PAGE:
The touchpad, however, is the one biggest stumbling block for the 100s. The pad loses worthwhile surface area by breaking its left and right mouse click functions out into separate physical buttons. It is a model of touchpad you hardly ever see any more, and for good reason. The pad here is also not set up for multi-touch gestures. That is important to note, as the usual two-finger scroll will not work, nor will tapping two fingers on the pad for a right-click action. It makes the system tougher to use when scrolling down lengthy pdfs, and it is a deficiency to seriously contemplate before buying.
You can also anticipate a lot from the display on an ultra-budget computer, though the basic 1,366×768 display here is okay for the price. It has a delightful matte finish that keeps glare to a minimum, but it is also restricted to limited viewing angles compared to the IPS (in-plane switching) displays on costlier laptops, which implies that the picture will get washed out quickly when you view the display from side angles.
Connections, performance and battery
Whereas the thicker chassis could fit in additional ports, you are limited to a budget-feeling pair of USB 2.0 ports, an HDMI output and a micro-SD card slot. Faster USB 3.0 and a full-size SD card slot would be have been useful, but a reach considering the price. One of the USB ports will most probably be used for an external mouse to make up for the laborious-to-use touchpad.
The one option offered right now’s the chassis color, in white, red, blue or silver. All models include the identical Intel Atom Z3735 CPU, 2GB of RAM and 32GB of SSD storage, which matches up with other ultra-budget laptops.
In benchmark testing with different low-cost Intel Atom and Celeron systems, the Lenovo 100s hung around the center of the pack. To get a significant boost in performance, you will need to look towards something like the Surface 3, the Atom-powered entry level model of Microsoft’s Surface line, which uses a faster Atom processor and extra RAM, but also costs more than twice as much, even with out including a keyboard cover. In hands-on testing, the 100s ran nicely when used for casual web surfing and on-line tasks, however it’s important to keep a few best practices in mind — particularly that Microsoft’s own browsers, Edge and Internet Explorer, are likely to run much smoother on low-power Windows laptops.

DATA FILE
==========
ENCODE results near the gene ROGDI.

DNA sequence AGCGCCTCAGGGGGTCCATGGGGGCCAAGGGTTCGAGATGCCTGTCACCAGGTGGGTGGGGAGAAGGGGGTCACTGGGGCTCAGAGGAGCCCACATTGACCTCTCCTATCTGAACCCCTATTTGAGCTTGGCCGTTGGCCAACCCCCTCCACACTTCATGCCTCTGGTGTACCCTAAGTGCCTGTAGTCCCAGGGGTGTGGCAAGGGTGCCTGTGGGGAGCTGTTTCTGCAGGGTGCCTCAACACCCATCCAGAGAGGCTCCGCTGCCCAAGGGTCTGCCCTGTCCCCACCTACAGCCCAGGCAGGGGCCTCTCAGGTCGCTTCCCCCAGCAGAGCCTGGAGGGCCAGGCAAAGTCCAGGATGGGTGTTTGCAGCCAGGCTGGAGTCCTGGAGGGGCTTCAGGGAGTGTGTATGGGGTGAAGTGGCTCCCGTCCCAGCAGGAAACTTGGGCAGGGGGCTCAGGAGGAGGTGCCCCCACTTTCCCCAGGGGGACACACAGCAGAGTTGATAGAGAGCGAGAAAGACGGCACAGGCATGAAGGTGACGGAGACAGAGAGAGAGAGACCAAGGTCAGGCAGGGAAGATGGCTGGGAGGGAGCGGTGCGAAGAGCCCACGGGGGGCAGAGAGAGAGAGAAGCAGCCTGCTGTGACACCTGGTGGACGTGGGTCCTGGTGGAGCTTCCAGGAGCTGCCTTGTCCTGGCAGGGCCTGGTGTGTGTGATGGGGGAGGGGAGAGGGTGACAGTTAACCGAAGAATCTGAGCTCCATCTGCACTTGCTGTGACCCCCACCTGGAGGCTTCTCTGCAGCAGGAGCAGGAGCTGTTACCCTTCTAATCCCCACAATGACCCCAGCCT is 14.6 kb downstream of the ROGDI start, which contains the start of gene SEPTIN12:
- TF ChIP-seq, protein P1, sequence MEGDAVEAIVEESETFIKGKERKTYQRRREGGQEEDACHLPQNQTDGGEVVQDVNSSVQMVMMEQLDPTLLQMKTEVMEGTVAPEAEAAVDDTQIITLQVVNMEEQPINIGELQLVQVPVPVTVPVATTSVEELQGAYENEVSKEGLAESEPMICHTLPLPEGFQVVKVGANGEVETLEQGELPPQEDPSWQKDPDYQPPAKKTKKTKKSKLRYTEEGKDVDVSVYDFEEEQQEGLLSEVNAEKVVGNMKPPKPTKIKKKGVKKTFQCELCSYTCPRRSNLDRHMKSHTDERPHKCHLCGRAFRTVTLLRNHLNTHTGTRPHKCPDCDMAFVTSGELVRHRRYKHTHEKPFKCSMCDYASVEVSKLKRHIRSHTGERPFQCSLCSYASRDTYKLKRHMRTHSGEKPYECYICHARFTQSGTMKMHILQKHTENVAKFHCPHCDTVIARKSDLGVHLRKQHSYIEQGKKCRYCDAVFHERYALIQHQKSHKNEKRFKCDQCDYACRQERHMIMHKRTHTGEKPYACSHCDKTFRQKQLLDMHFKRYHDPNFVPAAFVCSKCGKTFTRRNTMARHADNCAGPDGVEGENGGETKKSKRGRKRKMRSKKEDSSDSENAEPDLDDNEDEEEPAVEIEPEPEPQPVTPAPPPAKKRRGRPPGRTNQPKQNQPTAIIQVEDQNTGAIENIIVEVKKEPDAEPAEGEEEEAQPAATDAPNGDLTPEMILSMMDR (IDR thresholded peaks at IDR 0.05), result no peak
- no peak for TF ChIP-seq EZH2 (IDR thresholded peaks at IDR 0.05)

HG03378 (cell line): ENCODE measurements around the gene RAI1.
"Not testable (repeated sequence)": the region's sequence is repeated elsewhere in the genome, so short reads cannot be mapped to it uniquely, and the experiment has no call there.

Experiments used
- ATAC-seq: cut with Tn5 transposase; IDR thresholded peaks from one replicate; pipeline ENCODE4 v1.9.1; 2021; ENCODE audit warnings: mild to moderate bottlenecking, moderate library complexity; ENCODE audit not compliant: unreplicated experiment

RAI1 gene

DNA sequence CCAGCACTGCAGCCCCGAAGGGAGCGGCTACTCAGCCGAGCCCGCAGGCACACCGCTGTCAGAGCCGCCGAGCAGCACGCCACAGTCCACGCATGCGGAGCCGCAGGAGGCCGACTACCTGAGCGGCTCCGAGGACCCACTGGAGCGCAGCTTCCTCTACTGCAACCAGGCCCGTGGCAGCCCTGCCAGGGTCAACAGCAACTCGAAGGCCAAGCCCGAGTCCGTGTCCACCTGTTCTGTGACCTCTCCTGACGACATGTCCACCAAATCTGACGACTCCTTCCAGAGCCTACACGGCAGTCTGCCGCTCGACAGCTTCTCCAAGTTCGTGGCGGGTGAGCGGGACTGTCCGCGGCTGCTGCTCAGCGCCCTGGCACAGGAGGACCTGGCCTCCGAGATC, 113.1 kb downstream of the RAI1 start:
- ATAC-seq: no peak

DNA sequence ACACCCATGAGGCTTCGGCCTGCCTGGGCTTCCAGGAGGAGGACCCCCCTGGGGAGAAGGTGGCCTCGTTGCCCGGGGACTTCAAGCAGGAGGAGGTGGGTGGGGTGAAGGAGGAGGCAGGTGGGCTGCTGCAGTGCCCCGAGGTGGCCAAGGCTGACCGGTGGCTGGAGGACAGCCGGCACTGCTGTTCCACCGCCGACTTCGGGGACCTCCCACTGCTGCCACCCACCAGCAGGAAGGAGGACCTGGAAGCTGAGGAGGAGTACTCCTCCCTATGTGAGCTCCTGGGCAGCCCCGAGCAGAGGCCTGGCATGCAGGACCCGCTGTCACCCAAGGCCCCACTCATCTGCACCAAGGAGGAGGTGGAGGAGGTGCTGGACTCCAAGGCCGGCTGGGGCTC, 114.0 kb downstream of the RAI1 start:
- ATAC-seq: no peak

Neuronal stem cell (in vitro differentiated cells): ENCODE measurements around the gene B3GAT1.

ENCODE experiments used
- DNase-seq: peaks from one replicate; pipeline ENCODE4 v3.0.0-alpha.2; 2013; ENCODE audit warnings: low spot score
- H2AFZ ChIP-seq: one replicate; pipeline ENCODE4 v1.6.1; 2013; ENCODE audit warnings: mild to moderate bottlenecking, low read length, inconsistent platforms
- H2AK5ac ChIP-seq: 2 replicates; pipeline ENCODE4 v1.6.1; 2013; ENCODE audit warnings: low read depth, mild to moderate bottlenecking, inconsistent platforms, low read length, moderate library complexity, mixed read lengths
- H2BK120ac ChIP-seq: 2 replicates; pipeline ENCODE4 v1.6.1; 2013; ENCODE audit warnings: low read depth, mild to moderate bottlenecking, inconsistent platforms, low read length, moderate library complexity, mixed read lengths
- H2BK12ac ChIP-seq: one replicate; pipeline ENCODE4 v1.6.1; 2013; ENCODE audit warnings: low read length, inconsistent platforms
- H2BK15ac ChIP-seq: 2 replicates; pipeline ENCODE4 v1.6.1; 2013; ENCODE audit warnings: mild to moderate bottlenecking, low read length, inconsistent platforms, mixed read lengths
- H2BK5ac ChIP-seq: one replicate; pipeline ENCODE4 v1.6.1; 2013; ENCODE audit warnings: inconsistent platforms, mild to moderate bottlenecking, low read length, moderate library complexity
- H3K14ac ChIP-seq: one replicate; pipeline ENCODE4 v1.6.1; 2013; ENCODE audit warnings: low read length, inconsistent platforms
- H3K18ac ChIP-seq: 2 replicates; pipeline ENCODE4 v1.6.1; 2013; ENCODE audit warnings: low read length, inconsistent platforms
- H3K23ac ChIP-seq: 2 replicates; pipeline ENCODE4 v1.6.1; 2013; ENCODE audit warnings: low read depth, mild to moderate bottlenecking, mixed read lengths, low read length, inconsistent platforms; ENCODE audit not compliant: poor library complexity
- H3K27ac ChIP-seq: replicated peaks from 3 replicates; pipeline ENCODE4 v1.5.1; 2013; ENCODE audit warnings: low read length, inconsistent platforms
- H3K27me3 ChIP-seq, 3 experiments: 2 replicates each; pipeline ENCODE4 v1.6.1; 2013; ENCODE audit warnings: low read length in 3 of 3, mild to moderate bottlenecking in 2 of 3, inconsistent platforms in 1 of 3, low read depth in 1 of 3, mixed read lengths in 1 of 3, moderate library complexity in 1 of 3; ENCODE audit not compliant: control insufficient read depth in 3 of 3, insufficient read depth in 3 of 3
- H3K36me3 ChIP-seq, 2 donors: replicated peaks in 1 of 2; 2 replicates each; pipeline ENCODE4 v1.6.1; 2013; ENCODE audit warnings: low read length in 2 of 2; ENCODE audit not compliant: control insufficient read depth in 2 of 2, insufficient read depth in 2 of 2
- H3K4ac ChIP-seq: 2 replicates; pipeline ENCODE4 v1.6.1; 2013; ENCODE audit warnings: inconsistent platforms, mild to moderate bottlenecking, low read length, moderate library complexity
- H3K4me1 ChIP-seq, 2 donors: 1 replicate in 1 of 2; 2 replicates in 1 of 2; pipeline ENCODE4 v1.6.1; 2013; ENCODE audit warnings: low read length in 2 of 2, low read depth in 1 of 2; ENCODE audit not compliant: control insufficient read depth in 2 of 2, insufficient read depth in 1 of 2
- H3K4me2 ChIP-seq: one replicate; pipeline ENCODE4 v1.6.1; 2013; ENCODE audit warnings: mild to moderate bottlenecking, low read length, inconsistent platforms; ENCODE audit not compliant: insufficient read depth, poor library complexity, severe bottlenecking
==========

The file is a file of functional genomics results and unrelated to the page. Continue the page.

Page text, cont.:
Battery life was a pleasing shock in the Lenovo 100s. The system ran for 11 hours and 17 minutes on our offline video playback battery drain test, which is near MacBook territory, and for 9 hours and 57 minutes in an online streaming playback test. The HP Stream 11 ran for 7 hours and 58 mins in the offline mode, and the Surface 3 for 7 hours 41 minutes. The benefit in all these instances is that Intel’s lower-performance CPUs are virtually always very efficient at sipping battery power, so these systems tend to run for a very long time on a single charge.
Spending less than $200 on a laptop is a surprisingly viable option right now, and for those who primarily use Facebook, Gmail, Twitter, Netflix and Amazon (or your own list of mail, social media, streaming video and on-line shopping tools), a laptop with an Intel Atom processor, low-res screen and paltry 32GB of storage might very well be all you need.
Of the current ultra-budget options, the overall design and build quality of the Lenovo Ideapad 100s is our favourite, but the dated, non-gesture-supporting touchpad could be a deal breaker in case you plan to scroll by lengthy on-line articles or Facebook feeds. If the next generation of 100s swaps in a modern touchpad, it will get our highest budget-laptop recommendation.